Sway Wild was born on a small island in the Salish Sea.
Following a two-month sailing voyage through the remote anchorages of British Columbia, acclaimed indie-folk duo Dave McGraw & Mandy Fer, joined by longtime friend Thom Lord, returned to their San Juan Island, Washington home still hungry to explore. The result was nothing short of an artistic epiphany; an evolution of sound that called out loudly for a new name. Sway Wild will release its self-titled debut album worldwide on September 13th, 2019.
Sway Wild’s songs navigate the corners of rock, folk, pop, jazz, prog, and funk. At its nucleus, it is music saturated in gratitude for well-lived lives and sympathetic to our shared humanity. McGraw says, “We want to make music that allows people to feel what they need to feel.” Fer and McGraw’s gorgeous harmonies paired with moving lyrics serve to both process and share their jubilation, grief, and frustration with a complex and deeply imperfect society.
Perhaps most remarkable is Fer’s astonishing electric guitar work. Using her beloved Fender Stratocaster for both lead guitar pyrotechnics and chordal rhythms, often at the same time, Fer challenges the listener to comprehend how she manages to extract so much feeling from six strings and an amplifier. With this album, laden with Fer’s potent electric guitar solos, she has decisively placed herself within the vanguard of female guitarists claiming their rightful place in an artistic pantheon that has historically been dominated by men. McGraw and Lord, who met as wildlife biologists studying endangered California condors in the Grand Canyon, provide unwavering support for Fer’s formidable musicianship.
Sway Wild was recorded in Portland, Oregon at The Hallowed Halls, a historic Carnegie Library, by engineer Justin Phelps (Cake, Galactic, Bob Weir), whose expertise at the helm is tangible in the warmth and presence of the finished product. An impressive cadre of the band’s friends and heroes brings the songs to their full, frenzied potential. Birds of Chicago and Sean Hayes provide guest vocals, members of MarchFourth add the irresistible energy of a full horn section, and cellists Skip VonKuske(Portland Cello Project) and Anna Fritz, along with Anna Tivel on violin, contribute the brooding dynamism of bowed strings.
For Fer and McGraw, the sailing expedition served as a kind of sabbatical from seven years of heavy international touring, sharing stages with the likes of Iron & Wine, Gregory Alan Isakov, and Mandolin Orange. The days on the boat were filled reading books in quiet green coves, watching humpback whales and black bears for hours on end, and talking over simple dinners of freshly baked bread and fish caught from a creaky plastic rowboat. Inspired by their journey, the three former band mates returned to their pastoral island and took to playing music in Fer and McGraw’s living room, with no aspirations other than to enjoy the process of creation.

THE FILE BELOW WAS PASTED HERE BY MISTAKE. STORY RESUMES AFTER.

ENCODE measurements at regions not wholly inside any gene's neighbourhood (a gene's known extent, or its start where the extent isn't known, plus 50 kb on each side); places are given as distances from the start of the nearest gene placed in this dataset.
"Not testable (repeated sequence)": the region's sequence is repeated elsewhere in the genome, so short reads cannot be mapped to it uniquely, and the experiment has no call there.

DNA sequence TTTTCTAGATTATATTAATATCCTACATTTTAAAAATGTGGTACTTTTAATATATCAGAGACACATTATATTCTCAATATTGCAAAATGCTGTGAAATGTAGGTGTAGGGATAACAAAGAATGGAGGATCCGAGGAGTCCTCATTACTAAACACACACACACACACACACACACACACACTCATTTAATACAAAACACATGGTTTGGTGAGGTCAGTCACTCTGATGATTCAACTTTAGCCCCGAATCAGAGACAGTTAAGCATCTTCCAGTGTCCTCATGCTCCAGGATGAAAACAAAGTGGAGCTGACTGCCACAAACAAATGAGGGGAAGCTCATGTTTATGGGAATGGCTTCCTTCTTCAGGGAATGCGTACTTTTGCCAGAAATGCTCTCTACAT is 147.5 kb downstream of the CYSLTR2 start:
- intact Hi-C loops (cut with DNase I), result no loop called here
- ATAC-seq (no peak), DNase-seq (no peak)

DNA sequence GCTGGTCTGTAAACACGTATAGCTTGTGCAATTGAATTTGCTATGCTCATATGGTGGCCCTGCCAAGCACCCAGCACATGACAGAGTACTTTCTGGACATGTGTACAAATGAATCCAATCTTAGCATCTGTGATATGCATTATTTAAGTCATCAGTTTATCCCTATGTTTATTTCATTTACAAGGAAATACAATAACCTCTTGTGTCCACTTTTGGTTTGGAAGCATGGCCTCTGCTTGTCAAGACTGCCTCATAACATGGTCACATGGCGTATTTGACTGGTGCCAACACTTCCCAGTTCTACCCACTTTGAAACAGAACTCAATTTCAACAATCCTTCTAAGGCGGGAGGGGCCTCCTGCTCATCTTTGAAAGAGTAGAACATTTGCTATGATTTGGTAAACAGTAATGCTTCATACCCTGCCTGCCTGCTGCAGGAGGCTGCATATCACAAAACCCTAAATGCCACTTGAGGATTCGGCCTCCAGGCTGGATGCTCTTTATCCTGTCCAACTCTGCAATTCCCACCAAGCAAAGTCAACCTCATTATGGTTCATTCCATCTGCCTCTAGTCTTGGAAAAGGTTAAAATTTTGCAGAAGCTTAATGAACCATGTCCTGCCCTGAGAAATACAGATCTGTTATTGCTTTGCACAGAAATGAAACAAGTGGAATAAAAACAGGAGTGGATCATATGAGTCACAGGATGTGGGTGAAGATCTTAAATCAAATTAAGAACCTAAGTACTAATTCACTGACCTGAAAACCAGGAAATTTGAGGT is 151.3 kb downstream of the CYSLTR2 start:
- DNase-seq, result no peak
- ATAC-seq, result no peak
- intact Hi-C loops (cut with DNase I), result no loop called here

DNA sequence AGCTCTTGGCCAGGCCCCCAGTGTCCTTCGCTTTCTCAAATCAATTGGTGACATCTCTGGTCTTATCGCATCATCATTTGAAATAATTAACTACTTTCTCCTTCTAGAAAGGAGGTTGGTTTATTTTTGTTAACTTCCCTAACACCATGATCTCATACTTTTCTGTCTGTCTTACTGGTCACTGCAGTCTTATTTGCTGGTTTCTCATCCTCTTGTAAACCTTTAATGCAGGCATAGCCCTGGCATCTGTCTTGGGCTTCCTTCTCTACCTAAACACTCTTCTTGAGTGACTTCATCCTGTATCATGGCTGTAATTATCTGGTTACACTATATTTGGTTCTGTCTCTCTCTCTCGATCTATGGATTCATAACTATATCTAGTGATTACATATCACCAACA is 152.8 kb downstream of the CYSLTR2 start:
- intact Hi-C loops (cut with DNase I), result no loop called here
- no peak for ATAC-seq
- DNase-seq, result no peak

In the ensuing months, Fer and McGraw departed from their well-established acoustic approach in almost shocking fashion, each returning to the instruments on which they began their respective musical trajectories as teenagers. With Fer refocused on electric guitar, McGraw behind a drum kit for the first time in over a decade, and Lord on electric bass, the trio allowed themselves to rediscover everything they loved about making music. This soon gave birth to a creative torrent of new songs, and the trio emerged as a fully formed band, organically and unexpectedly, with a sound transformed. With a fresh sense of purpose, the new material was honed on tours across the U.S. and in Europe, performing alongside band favorites Lake Street Dive, Charlie Hunter Trio and others.
The name Sway Wild evokes a specific feeling. From the beginning, Fer, McGraw, and Lord intended this band, and this album, to reflect what the endeavor felt like to them: a pathway to the uninhibited unfiltered core that we all possess. The words themselves are an invitation, if not a command, to seek out this untainted part of ourselves. In many ways, Sway Wild’s music is the product of truly wild places, and, like ribbons of light piercing a dark green canopy overhead; it can help us find the wildness that is unquestionably still within us.